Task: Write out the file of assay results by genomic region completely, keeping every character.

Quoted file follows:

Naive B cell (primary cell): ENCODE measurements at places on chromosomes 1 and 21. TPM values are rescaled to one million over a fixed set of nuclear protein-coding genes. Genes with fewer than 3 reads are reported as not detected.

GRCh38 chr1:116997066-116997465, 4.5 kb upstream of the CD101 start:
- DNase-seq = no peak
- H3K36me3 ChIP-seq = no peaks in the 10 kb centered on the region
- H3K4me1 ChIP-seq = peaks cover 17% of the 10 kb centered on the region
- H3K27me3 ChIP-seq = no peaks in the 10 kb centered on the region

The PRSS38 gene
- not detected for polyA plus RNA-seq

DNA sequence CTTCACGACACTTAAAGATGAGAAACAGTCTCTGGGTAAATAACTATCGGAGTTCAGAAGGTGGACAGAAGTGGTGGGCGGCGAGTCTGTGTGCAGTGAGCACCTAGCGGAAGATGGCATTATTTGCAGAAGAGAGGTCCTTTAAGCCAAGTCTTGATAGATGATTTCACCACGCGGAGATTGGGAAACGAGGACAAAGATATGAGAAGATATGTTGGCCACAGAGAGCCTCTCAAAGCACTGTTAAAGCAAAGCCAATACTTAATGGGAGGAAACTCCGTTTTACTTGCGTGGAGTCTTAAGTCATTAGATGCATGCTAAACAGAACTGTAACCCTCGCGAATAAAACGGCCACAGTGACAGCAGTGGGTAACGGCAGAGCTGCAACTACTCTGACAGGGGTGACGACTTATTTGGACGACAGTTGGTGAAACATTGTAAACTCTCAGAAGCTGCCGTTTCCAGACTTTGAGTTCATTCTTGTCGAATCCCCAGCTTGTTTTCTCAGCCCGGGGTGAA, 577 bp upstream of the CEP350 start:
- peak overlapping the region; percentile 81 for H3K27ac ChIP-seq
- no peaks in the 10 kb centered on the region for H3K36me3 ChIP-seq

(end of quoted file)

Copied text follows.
Naive B cell (primary cell): ENCODE measurements at places on chromosomes 1 and 21. TPM values are rescaled to one million over a fixed set of nuclear protein-coding genes. Genes with fewer than 3 reads are reported as not detected.

GRCh38 chr1:116997066-116997465, 4.5 kb upstream of the CD101 start:
- DNase-seq = no peak
- H3K36me3 ChIP-seq = no peaks in the 10 kb centered on the region
- H3K4me1 ChIP-seq = peaks cover 17% of the 10 kb centered on the region
- H3K27me3 ChIP-seq = no peaks in the 10 kb centered on the region

The PRSS38 gene
- not detected for polyA plus RNA-seq

DNA sequence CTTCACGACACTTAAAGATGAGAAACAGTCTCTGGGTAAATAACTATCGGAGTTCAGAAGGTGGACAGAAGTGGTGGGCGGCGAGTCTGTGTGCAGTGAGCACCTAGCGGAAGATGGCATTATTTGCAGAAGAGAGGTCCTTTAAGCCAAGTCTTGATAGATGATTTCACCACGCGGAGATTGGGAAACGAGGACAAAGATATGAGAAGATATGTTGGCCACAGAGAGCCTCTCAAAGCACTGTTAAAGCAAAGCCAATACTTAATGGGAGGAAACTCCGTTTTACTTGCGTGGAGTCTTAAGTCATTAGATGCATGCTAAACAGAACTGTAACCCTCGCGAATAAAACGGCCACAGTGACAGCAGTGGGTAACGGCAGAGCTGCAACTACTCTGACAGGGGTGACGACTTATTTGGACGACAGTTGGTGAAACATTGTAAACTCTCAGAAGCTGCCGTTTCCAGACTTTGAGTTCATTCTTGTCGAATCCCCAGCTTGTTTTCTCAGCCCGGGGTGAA, 577 bp upstream of the CEP350 start:
- peak overlapping the region; percentile 81 for H3K27ac ChIP-seq
- no peaks in the 10 kb centered on the region for H3K36me3 ChIP-seq